Encouragement and Support are invaluable.

                                       

Thursday, March 20, 2014

I Showed Up

Showing up with what you have
and doing what you are capable of is all you can do. 
It's what I expect of myself each time I attend a yoga class. 
I start by showing up.
Sometimes this is the hardest part of all.
Various reasons rear their heads for not showing up.

Not motivated.
too tired.
It's too late.

But when I get the showing up part taken care of,
the rest of it takes care of itself.

When I've been absent for a while 
as I often am, 
most often in the Winter
When I have a tendency to succumb to the blues,
I congratulate myself for doing it. 
I start there.

But before that, 
in order to even get that far,
sometimes,
I have to urge myself the night before
to get out my clothes and set them out. 
I feel that gets me one step closer.
One step closer to putting them on in the morning
After prying myself out of bed.

Prying my stiff self out of Bed.
47 is too young to feel so stiff, so sore.
But when the day comes
That I pry myself from the bed
and put on the clothes I set aside
I'm one step closer to showing up.

I tell myself it doesn't matter which class it is,
I'm going anyway.
Even if it's a "level 3".
Not because I'm tough
because I am to be the yogi that is in me
whatever class I go to
Wherever I am.

But if  I've committed myself to showing up
I show up, nonetheless.
The Spirit of Yoga within me
is the same whether its been
3 days or 3 weeks or three months.

I do what I can do with the outer umph I have that day.
But The way, the Spirit of Yoga 
is expressed through me
is the divine reminding me
It's ok.
It's all OK.

I belong wherever I am
I do what I can.

I practice with the same heart I have when I am feeling well
With the same heart I have when I am feeling sad
The same heart I have when I am strong.

I am strong.
I am here.
I showed up. 


Thursday, March 6, 2014

Navigating Social Media, Navigating Life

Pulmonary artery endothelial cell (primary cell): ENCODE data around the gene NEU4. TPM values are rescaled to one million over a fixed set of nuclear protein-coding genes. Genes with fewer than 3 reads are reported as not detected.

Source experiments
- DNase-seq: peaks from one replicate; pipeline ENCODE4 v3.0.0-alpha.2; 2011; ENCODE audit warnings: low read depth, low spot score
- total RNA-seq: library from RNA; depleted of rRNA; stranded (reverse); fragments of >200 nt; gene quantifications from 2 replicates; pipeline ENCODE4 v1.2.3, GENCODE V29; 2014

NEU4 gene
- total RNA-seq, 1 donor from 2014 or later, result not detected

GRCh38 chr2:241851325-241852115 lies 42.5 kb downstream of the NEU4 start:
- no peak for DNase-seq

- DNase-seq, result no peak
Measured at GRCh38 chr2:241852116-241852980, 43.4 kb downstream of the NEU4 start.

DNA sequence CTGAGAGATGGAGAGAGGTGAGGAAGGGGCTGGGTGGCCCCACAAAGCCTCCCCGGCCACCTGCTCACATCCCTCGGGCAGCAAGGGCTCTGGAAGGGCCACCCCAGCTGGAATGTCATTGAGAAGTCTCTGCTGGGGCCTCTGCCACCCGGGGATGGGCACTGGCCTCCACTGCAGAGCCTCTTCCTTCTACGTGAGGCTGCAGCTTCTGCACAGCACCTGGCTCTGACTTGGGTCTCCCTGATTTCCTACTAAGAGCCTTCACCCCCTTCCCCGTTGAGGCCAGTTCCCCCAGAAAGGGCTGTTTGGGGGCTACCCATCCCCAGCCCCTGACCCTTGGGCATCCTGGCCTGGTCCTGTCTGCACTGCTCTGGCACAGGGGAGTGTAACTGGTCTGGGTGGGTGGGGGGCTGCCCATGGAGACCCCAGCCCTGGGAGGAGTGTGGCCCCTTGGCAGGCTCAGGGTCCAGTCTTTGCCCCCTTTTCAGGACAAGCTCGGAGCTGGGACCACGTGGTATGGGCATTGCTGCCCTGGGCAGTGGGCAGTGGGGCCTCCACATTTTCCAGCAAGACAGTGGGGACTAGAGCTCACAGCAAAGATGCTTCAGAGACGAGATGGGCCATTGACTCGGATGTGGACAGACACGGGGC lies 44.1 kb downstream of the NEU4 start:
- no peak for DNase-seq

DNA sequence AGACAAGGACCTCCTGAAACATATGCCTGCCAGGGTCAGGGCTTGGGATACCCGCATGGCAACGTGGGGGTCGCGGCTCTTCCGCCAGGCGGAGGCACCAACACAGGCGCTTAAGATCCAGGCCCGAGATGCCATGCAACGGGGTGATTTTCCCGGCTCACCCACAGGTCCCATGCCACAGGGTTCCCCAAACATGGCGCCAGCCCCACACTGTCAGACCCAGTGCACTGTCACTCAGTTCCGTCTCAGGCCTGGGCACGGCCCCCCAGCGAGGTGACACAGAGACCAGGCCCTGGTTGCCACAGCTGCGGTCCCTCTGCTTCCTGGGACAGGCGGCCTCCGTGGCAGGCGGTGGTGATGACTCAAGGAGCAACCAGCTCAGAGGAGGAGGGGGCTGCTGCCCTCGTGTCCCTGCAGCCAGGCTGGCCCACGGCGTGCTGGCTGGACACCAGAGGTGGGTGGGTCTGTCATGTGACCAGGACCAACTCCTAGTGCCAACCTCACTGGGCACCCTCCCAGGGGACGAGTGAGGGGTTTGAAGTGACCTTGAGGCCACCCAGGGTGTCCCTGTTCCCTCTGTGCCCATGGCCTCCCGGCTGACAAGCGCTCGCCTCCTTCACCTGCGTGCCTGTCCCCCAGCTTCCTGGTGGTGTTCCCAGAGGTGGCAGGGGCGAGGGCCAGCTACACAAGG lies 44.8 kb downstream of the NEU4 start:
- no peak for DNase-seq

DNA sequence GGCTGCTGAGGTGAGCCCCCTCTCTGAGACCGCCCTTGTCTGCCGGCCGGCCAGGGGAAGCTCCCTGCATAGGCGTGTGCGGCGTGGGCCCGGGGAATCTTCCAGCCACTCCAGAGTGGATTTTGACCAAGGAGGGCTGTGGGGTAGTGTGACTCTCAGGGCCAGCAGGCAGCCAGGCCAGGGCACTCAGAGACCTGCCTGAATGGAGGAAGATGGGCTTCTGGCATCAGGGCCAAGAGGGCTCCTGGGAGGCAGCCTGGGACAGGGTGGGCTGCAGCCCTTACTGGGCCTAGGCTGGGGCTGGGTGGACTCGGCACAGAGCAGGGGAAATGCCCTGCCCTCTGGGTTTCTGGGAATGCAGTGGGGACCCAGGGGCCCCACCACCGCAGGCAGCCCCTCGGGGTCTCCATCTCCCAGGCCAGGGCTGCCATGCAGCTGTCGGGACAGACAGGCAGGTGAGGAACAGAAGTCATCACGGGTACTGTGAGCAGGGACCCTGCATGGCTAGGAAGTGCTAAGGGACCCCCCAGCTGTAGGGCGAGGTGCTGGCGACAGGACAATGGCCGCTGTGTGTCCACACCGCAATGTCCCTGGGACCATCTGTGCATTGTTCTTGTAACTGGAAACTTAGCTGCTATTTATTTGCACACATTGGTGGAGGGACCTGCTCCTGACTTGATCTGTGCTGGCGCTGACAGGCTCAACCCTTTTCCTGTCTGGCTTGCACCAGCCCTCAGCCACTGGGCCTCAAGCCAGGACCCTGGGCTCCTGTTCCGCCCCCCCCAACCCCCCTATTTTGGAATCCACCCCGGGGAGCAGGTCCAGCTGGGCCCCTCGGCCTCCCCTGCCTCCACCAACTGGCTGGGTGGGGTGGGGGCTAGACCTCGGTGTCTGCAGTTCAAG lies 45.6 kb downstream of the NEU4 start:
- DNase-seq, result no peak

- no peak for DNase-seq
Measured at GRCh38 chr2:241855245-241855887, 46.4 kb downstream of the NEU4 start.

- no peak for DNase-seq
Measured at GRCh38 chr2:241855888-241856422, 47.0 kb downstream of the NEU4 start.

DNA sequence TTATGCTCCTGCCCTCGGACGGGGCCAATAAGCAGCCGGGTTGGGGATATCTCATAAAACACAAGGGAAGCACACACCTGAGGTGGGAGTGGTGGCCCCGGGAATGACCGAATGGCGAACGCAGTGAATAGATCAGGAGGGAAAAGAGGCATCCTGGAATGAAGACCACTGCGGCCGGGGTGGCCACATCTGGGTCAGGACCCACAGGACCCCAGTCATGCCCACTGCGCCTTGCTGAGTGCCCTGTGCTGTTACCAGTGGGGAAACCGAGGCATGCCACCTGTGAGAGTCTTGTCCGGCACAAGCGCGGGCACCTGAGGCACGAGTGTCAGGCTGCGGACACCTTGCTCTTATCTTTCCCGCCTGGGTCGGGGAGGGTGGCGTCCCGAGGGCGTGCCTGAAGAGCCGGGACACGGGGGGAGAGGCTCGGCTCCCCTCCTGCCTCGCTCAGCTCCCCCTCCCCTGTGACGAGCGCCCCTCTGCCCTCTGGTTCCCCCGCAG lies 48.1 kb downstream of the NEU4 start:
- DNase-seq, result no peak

(From the Book "The Gift of Nothing" By Patrick McDonnell)
Navigating the world of social media can be overwhelming. Something new is emerging every day. Seemingly, you need to be onboard every latest new thing since they're outmoded as quickly as they're developed. Remember MySpace? But such is life.

While wading through the Twitisphere I decided to weed out all the twits I wasn't necessarily interested in anymore. It turned out to be quite a job. Do I really need to follow 1200 people? 1200 people have an awful lot to say! I'm finding myself doing this in all elements of my life at the moment. Nothing holds me back more than clutter. I'm by no means a hoarder, but I can understand how it happens. I'm the daughter of a packrat. Not my mother, my father. My mother's Mantra is "Every day, throw something away." She knows the value of simplicity. 

Heaven help me. I think I'm equally both! Neither of my parents want to waste things. they were born in the Depression. My father's mindset is, "I might need it someday." My Mother's mindset is "When and if you end up needing it, Get it."


  I read a great book by Julia Morganstern on organizing. It was called Organizing from the Inside out. What I got out of that book was this. Go through your stuff and put it in Piles:

*Stuff I want to Keep
*Stuff To Get Rid of

Of course it's much more involved than this. Or is it?  The idea is to keep what's necessary. What we really need. Ultimately, we are editors. Great Mathematicians. Subtracting everything that's no longer relevant, and ending up with the Difference, which should end up being enough. Just enough.

Related Post: Enough is Enough

                                (From the Book, "Just Like Heaven" by Patrick McDonnell)